5 Bible Characters Who Struggled with Depression
- Amy Green Crosswalk.com Contributing Writer
- 2016 18 Oct
Go through the gallery of biblical heroes—the famous “Hall of Faith” in Hebrews 11—and you’ll notice that the characters mentioned have something in common: all of them struggled with dark pasts, fears, failures, and broken relationships.
And yet, at times, the church avoids talking about difficult subjects like depression—which is interesting, because many of our favorite heroes and heroines struggled with doubt and despair, just like we do today. The accounts of their heartache and debilitating sorrow resonated with me when dealing with my own depression and have been an encouragement to generations of believers.
And best of all? The God they served is the same God we serve today. Take comfort in these honest, raw stories of redemption, because where we are weak, He is strong.
“I am worn out calling for help; my throat is parched. My eyes fail, looking for my God.”
Summary: David wrote songs of lament at various times in his life—when he was hiding from a former mentor who wanted to kill him or fleeing his son who had started an uprising against him, for example. This king was familiar with betrayal and sleepless nights and crying out to a God who sometimes seemed silent. His brutally honest prayers have been a comfort to many a Christian struggling with depression.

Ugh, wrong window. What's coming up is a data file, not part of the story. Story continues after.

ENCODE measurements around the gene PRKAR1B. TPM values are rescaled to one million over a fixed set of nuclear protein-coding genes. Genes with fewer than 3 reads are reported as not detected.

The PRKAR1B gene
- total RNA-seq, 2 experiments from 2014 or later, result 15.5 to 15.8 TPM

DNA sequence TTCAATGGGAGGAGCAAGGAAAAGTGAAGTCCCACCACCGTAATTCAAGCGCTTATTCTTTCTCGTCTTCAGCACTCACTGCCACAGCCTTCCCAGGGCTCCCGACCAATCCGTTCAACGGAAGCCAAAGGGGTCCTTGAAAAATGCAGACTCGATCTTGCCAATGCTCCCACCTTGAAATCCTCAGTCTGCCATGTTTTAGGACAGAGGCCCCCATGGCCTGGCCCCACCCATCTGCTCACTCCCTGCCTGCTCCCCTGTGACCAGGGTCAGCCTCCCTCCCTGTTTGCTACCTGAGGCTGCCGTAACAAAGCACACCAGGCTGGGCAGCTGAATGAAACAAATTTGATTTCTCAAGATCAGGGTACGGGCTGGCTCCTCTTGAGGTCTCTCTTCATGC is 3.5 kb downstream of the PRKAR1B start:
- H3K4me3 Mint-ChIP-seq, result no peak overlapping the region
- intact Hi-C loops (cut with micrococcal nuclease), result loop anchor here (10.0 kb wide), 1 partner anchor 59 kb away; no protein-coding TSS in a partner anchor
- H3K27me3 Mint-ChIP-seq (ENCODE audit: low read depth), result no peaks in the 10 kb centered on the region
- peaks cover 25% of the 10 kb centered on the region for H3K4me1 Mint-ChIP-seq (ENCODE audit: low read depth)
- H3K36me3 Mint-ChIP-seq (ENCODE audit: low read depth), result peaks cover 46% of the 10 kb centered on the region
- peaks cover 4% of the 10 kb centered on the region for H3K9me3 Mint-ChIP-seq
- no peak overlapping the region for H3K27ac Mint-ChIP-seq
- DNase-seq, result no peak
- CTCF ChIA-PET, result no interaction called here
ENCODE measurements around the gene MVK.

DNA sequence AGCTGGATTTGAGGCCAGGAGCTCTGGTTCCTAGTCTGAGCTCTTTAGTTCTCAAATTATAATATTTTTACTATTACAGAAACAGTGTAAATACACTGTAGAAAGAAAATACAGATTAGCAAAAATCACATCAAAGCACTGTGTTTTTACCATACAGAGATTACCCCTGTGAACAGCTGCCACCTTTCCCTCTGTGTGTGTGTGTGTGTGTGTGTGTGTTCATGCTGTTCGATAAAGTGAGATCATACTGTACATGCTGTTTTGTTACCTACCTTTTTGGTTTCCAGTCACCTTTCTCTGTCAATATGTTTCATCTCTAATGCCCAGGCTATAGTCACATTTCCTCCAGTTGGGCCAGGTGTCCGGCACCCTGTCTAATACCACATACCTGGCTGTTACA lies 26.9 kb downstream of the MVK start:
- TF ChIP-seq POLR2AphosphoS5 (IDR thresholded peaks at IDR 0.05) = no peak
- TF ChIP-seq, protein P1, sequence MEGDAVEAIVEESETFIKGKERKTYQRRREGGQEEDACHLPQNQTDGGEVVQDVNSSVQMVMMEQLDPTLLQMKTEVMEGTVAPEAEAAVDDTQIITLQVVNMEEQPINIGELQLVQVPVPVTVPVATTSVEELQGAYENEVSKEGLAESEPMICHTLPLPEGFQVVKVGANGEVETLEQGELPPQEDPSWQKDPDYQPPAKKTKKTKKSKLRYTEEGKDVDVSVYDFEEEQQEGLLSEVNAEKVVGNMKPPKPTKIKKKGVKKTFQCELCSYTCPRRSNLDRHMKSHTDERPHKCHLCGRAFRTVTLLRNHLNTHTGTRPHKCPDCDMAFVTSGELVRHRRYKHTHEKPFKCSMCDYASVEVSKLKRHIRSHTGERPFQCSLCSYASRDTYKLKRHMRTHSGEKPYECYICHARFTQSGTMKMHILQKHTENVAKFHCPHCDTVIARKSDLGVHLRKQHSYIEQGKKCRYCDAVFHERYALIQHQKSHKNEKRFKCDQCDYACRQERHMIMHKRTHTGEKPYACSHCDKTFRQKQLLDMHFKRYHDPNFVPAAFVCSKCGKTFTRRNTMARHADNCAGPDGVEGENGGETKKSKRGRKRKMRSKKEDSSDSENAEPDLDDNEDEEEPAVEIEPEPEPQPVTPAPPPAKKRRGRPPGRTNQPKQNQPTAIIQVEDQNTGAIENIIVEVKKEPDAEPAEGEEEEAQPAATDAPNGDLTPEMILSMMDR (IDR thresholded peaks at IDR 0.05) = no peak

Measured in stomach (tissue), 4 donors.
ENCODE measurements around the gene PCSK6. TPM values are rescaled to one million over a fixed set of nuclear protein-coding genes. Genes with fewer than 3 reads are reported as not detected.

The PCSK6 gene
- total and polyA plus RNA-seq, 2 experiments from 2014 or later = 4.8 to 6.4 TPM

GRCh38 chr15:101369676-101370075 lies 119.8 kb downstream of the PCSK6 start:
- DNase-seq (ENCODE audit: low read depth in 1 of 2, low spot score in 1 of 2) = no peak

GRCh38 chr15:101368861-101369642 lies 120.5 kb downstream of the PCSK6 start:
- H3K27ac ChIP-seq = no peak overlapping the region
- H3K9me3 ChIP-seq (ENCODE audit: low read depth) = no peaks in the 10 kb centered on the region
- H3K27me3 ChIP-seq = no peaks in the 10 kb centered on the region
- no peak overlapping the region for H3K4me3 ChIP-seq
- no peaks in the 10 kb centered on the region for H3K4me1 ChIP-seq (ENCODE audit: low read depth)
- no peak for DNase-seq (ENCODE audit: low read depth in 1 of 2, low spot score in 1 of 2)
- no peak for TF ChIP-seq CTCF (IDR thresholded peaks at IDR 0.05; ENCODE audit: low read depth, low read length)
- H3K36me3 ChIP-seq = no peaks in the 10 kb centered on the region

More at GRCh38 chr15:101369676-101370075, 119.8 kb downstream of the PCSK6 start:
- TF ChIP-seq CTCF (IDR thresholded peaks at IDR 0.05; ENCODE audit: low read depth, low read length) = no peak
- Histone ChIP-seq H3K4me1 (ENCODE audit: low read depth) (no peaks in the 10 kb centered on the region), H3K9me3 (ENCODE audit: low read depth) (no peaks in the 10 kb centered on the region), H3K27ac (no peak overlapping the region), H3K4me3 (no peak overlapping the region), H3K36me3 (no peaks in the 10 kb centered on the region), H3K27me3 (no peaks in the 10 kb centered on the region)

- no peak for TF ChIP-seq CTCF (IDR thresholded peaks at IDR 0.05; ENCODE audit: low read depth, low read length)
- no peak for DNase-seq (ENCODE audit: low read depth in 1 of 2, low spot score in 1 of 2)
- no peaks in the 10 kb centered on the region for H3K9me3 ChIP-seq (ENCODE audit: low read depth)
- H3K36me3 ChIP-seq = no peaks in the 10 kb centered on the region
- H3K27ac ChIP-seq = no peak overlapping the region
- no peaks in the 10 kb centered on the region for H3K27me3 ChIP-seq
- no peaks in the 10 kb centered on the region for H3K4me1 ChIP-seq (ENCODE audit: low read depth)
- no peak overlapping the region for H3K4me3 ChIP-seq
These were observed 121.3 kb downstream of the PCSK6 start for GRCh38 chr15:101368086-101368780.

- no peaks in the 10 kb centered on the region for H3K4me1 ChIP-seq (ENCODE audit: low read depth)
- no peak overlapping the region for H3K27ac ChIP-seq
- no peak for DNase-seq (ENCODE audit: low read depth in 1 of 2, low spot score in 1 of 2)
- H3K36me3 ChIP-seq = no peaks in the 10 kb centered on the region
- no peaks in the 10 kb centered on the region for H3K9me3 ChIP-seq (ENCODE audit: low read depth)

God’s response: Besides the fact that God preserved these bold, unfiltered psalms to this day in our Bibles, it was David’s faith that gave him courage to end so many of his laments with praise. A familiar theme is one in Psalm 42: “Why, my soul, are you downcast? Why so disturbed within me? Put your hope in God, for I will yet praise him, my Savior and my God.” In the end, God delivered David from Saul and Absalom—though at great cost and with much pain. It’s not a stereotypical happy ending, but the Psalms show that David chose joy and thanksgiving to God regardless of his circumstances.
SEE ALSO: Am I Depressed or Just Having a Bad Day?
“Why is light given to those in misery, and life to the bitter of soul, to those who long for death that does not come?”
Summary: Faithful Job faced demonic attack unlike anyone in biblical history—his wealth, family, and health destroyed in just one day. His wife responded by urging him to join her in giving up on God, but Job refused… although he did spend the majority of the book insisting that his treatment was unfair and debating with his incredibly unhelpful friends.
God’s response: Some people would point to the abundant blessings at the end of the story as examples of God’s reaction to Job and his cries. That may be true, but far more profound is the fact that God answered. Job repeatedly (and sometimes angrily) demanded an audience with God, and he showed up… and in one of the most beautiful passages in the Bible, put all human suffering in perspective next to his own might and power.
SEE ALSO: Quiz: Which Bible Character are You?
“I have had enough, Lord. Take my life; I am no better than my ancestors.”